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A Welsh winter wonderland: the inspiring landscapes of North Wales

Published on 2 Dec 2022 by Amy Greenwood

As we move into winter here in Eryri (Snowdonia), our eyes are drawn inevitably upwards to our mountaintops. The first snowfall of the season is always breathtaking. But regardless of the time of year, how well do you know your way around the peaks of North Wales?

Our beautiful national park – at 823 square miles it’s the largest in Wales – is home to soaring mountains, great lakes and dense forests. But it’s not all about Yr Wyddfa (Snowdon), you know.

Eryri – is home to a whopping nine mountain ranges, including fifteen peaks above 3,000 feet. So if it’s snowy peaks you’re after for your winter holiday cottage getaway, you’re in the right place.

There is nothing quite as lovely as cosying up in front of the woodburner when outside looks just like Narnia. Bring on the hot choc! If you’d like to know a little bit more about the landscapes you’re looking at, snuggle up and read our quick guide to our favourite North Wales mountains.

The Carneddau

First off, how you say it. Carneddau is pronounced something like Car-neth-aye and it means the cairns.

Bounded by Deganwy and Conwy in the north, the Conwy valley to the east, and the Ogwen valley to the west and south, the Carneddau are a wide expanse of mountain and moorland to the north of the Snowdonia National Park. 

These beautiful hills are home to some of the biggest mountains in Wales. The highest summit of the range, Carnedd Llywelyn, stands at 1064m – just 21m lower than Yr Wyddfa. 

Expect grassy whaleback humps rather than the rugged peaks of the Yr Wyddfa massif, with some beautiful lakes and forests to explore in the foothills – Llyn Crafnant is one of our favourite winter walks. Look out for the Carneddau’s resident population of wild ponies, who will come down to the lower levels of the hills when the snow begins to fall.

You’ll get great views of the Carneddau mountains from cottages near Conwy and Betws y Coed. Check out our favourite cottages with great views of the Carneddau.

The Rhinogydd

What is it that draws you to a day of walking in the hills? If it’s the appeal of getting away from it all, keep on reading (though please be very careful when walking in the winter – even at the lowest levels – our weather can be brutal!).

The Rhinogydd – often anglicised to Rhinogs – is a chain of low mountains which stands at the south western edge of Eryri. One of the most rugged upland landscapes in Britain, it is a beautiful, tranquil place which takes on an extra-special magic in winter. 

The word ‘rhinog’ translates as ‘threshold’, but this is no man-made passing place. The hills are notoriously quiet and uncrossed by any road. Most of the vegetation management is done by sheep and a population of wild goats.

Moel Ysgyfarnogod is the most northerly of the Rhinogydd mountains. Translated into English, the name means bare hill of the hares. It is remote, heathery, grassy terrain, cut by streams and lakes. You can see why the hares might like it, and we certainly do too. A blissful place, but extra-caution in winter, and bear in mind you probably won’t have a phone signal).

You’ll get great views of the Rhinogydd mountains from holiday cottages around Harlech, Dyffryn Ardudwy and Llanbedr. Check out our favourite cottages with great views of the Rhinogydd.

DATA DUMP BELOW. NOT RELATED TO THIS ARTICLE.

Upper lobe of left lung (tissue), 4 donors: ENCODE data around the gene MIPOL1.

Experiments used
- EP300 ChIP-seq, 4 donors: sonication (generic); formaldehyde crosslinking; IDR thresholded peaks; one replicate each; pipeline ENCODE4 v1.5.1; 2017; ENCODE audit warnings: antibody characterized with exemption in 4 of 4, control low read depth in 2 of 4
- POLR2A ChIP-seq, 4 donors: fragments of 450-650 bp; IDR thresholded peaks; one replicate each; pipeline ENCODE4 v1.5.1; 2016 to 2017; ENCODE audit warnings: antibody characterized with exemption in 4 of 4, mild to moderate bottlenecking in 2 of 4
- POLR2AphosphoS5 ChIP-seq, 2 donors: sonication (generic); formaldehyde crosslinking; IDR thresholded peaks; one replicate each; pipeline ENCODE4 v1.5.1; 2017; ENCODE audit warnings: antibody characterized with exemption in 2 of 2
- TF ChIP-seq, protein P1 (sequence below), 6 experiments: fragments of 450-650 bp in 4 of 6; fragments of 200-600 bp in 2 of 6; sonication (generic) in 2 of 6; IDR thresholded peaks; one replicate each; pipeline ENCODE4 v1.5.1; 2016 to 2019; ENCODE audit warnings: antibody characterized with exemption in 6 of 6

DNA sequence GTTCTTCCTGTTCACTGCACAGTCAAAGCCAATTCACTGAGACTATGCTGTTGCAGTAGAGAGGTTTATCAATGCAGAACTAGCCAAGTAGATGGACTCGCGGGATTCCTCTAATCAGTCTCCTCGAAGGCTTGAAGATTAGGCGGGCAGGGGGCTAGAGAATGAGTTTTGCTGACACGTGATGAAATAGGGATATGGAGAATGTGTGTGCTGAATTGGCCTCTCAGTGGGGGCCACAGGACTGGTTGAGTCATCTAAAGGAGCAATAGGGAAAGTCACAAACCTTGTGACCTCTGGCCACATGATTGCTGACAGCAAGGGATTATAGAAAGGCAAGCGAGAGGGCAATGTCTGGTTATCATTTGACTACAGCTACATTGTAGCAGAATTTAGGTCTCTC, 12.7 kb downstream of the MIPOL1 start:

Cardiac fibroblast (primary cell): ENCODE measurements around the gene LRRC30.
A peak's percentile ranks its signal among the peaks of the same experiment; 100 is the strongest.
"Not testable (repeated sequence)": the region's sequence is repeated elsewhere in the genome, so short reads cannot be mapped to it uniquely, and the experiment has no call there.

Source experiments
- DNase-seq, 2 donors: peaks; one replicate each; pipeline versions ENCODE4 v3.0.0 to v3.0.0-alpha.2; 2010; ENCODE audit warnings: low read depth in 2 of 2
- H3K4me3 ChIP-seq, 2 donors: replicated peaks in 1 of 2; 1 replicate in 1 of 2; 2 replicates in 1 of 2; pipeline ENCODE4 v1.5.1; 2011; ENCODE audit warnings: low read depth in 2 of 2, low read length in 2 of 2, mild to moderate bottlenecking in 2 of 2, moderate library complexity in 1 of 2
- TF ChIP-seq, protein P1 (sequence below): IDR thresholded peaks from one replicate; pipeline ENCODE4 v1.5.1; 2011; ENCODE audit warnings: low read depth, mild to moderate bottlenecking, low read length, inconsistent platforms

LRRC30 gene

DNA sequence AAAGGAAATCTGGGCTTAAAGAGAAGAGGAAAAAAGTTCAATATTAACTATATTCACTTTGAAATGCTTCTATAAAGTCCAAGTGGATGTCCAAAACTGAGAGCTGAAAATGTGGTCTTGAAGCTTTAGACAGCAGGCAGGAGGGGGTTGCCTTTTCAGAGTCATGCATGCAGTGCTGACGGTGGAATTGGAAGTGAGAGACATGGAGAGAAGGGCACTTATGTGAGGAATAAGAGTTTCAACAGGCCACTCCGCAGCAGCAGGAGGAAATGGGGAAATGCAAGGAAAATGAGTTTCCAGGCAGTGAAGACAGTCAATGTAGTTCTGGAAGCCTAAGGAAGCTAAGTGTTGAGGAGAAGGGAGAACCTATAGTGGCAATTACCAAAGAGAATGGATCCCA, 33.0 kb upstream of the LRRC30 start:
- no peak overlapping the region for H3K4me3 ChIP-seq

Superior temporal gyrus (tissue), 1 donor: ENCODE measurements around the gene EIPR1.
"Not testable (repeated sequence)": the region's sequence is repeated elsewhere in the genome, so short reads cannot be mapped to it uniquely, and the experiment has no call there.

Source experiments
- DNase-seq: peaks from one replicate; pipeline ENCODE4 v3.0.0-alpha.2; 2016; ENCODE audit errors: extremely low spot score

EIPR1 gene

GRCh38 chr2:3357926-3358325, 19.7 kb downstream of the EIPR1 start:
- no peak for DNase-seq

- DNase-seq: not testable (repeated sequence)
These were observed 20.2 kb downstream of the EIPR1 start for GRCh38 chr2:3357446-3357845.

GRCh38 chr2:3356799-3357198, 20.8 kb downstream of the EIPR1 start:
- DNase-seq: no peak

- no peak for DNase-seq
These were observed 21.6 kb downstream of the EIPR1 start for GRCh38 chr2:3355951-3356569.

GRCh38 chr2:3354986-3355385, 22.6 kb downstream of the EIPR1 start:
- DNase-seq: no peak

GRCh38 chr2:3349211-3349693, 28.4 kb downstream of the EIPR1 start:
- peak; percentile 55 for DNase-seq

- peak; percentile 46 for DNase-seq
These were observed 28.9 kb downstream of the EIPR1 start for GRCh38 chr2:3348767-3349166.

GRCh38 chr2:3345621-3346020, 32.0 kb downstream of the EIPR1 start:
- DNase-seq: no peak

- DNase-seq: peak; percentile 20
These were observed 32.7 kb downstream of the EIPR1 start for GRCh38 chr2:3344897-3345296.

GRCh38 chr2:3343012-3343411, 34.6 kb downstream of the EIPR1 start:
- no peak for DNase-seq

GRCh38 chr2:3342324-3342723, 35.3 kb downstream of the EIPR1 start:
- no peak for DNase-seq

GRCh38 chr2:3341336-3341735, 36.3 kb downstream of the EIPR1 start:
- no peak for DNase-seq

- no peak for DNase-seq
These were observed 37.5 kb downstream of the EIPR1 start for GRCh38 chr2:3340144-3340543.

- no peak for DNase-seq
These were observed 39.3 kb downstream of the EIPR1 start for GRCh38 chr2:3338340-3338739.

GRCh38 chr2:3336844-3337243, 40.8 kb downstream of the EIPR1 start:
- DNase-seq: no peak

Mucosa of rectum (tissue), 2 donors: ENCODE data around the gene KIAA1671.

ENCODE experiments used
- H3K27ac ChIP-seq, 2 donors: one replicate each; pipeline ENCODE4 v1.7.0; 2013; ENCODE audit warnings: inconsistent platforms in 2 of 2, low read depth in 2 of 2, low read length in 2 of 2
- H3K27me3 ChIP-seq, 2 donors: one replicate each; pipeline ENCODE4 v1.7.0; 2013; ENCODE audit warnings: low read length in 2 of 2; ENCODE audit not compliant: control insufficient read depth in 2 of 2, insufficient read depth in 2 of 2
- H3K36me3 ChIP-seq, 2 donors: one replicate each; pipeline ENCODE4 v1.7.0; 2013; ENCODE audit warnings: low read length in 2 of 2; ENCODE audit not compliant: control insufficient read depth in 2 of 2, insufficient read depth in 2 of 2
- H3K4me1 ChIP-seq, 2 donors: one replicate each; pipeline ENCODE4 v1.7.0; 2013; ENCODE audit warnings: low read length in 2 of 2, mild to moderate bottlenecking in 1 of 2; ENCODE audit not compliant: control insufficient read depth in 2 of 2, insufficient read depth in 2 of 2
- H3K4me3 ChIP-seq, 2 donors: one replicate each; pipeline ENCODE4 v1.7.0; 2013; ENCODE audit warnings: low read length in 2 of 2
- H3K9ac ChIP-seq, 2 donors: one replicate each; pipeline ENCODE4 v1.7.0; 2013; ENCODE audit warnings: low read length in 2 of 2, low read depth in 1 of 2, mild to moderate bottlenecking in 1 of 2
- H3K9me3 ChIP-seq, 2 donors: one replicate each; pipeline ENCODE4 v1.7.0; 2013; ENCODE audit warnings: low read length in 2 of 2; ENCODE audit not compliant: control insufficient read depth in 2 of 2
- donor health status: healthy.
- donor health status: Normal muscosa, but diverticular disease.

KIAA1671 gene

The Glyderau

The spectacularly dramatic Glyderau mountains stretch from the village of Mynydd Llandegai near Bethesda (home of Zip World Velocity) south east to Capel Curig.

Boasting five of Wales’ fifteen summits over 3000 feet, these are rugged, rocky, mountains and home some of the best scrambling and climbing in the UK. 

The Glyderau is where you’ll find Tryfan (917m), a hands-on granite giant and one of the finest mountains in Wales (not to be attempted in winter!). You can find out more about Tryfan – including how you can win the freedom of the mountain – over on our secret mountains blog.

You’ll get great views of the Glyderau mountains from cottages near Llanberis. Check out our favourite cottages with great views of the Glyderau. 

The Moelwynion

The Moelwynion – also known as the Moelwyns – sit in the centre of Eryri, extending from just north east of Porthmadog to Moel Siabod near Capel Curig. 

These craggy summits are characterised by their boggy bottoms (sounds delightful), moist hollows and disused slate quarries. They also offer some of the best mountain views in Wales, with superb vistas north to the Snowdon horseshoe. 

Perhaps the most picturesque peak of the Moelwynion is the summit of Cnicht. It should be pretty obvious why it is known as “The Welsh Matterhorn”. Read more about Cnicht on our secret mountains blog

If you prefer to admire your mountains rather than scale them, try the lovely circular walk around the Tanygrisiau Reservoir in the Vale of Ffestiniog, which has wonderful views of these mountains.

You’ll get great views of the Moelwynion mountains from holiday cottages near Porthmadog. Check out our favourite cottages with great views of the Moelwynion.

Mountain Safety

Whilst we love looking at our snow-capped mountains, we don’t recommend walking in them during the winter unless you are very experienced and fully kitted out with winter kit. Even at lower levels, all the usual safety advice applies: never go into the hills without the right gear. Our bare minimum recommendations would be waterproofs, spare layers, food, water, gloves, hat, map, compass, mobile phone and whistle. Make sure you check the weather before you depart, and if possible, tell someone at home which route you intend to take and what time you expect to finish. You should always thoroughly research your route so that you have the best possible idea of what to expect.

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